Posts Tagged ‘criticism’

The One Thing You Need to Know to Overcome Perfectionism

September 7, 2013

Erin Dougherty

This excellent post
by life coach Erin Dougherty cuts right to the heart of the compulsion to be perfect. I first gained insight into this subject by reading a wonderful and eye-opening book that explained the link between procrastination and perfectionism.

Here is the sentence in Erin’s essay that jumped out at me:

I never realized that perfectionism was an attempt to avoid all rejection, all criticism and all failure.

I’ve seen this fear control the lives of so many people I know and care about. Instead of making things happen and living a life of choice, they end up letting things happen and living a life of chance. The fear of criticism and failure is where dreams go to die. It makes me profoundly sad to know that decades from now, on their deathbed, so many people will experience the soul-crushing pain of regret at never having summoned the courage to follow their heart and chase after their dreams.

May Erin’s essay serve as a clarion call to procrastinators everywhere: Surrender to the indomitable spirit within you that ceaselessly whispers, You can do this . . . you must do this . . . there is greatness within you!


by Erin Dougherty

“You’re imperfect and you’re wired for struggle but you are worthy of love and belonging.” ~Brene Brown

There’s nothing perfect about me and I’m ok with that…now. This wasn’t the case for most of my life, though. In fact, I’ve been a perfectionist for almost 30 years. I’m not counting the first five years of my life when I was free to be as messy and magical as I wanted.

In third grade I asked my mom to buy me a stack of lined notebooks and colored pens. I spent hours neatly labeling each notebook by class, date and assignment deadlines. If I made one mistake like a jagged cursive letter or a misspelling, I’d rip out the page and begin again on a fresh sheet.

This was tiring but it was also a compulsion. Everything had to be (more…)

You May Be Right About That

July 19, 2009

Long ago, I knew that my life’s work was to encourage and inspire people to live more positive, healthy lives. Occasionally, I’ve encountered people who disagree with my premises on spirituality and feel compelled to tell me—often very stridently—how misguided I am.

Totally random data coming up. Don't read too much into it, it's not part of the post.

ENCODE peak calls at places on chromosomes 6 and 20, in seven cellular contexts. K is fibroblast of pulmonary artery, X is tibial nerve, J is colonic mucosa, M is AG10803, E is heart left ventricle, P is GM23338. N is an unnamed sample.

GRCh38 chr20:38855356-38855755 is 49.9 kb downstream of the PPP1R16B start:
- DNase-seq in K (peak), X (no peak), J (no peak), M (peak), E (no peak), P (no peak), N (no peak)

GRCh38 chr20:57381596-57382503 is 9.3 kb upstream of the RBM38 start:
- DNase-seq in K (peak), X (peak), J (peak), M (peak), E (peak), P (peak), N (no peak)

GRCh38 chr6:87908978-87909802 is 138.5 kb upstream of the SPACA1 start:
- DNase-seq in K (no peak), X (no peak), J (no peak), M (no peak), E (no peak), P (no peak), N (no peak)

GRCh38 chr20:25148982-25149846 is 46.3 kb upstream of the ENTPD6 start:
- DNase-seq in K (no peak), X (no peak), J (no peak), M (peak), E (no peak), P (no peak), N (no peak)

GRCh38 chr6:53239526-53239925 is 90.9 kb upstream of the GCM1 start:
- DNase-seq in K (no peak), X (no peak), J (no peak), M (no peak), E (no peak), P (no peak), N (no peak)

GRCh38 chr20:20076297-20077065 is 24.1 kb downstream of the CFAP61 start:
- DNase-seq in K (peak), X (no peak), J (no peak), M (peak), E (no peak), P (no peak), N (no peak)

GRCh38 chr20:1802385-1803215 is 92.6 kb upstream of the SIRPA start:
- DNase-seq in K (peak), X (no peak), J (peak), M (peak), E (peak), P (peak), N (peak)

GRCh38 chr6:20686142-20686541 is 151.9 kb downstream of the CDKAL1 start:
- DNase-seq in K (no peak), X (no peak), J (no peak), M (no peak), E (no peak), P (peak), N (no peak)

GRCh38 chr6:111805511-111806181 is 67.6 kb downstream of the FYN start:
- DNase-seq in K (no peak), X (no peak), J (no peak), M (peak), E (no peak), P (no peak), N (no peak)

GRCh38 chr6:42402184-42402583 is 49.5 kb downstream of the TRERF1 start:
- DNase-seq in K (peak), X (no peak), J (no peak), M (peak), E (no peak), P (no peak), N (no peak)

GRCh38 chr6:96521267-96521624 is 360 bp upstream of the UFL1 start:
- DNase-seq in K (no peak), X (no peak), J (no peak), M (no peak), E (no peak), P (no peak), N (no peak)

I like being challenged, but only in the spirit of Let’s both learn from this, not in the spirit of I’m right, you’re wrong, and my way is the only way. At first, I tried to answer such attacks, thinking that perhaps we could at least have a cordial discussion even if we ultimately agreed to disagree.


Wayne Dyer

I quickly discovered that I was being naive. I like the way Wayne Dyer handles this. When somebody tries to criticize him in a non-constructive way, he replies with six words—”You may be right about that”—and moves on.

Wayne is a very wise man. Every minute he devotes to a dead-end argument is a minute taken away form his mission of helping others improve their lives. Therefore, I decided to spend all of my time and energy on people who are open to my message and are actively working to better their lives. If someone is abusive, I will (more…)

Love + Forgiveness = Relationship Repair

December 4, 2008

My mom and me

From the beginning, my mom and my wife were at odds with each other, and neither had any qualms about offering her opinion. I often felt caught in the middle. The conflict finally reached critical mass after I had a particularly bitter argument with my mom. I smugly wrote her a letter telling her she would no longer be in my life, and felt completely justified in sending it. What a clueless, self-righteous dolt I was! My dad told me later that my mom cried when she read the letter and had trouble sleeping for days afterward.

It didn’t take long for my mom and me to start talking again, but something important was missing. She had doted on me from the day I was born and we had always had a wonderful, loving relationship. But there was now a distance between us. I even stopped telling her I loved her because I couldn’t pretend that the purity of our relationship had been restored.

I don’t remember how long the rift between us lasted. It may have been months, but it seemed like years. Over time, it gradually dissipated until one day there was no longer any resentment or bruised feelings. We both had awakened to the understanding that love is what matters most. We also understood that we had both acted very foolishly.

My mom traces her wake-up call to (more…)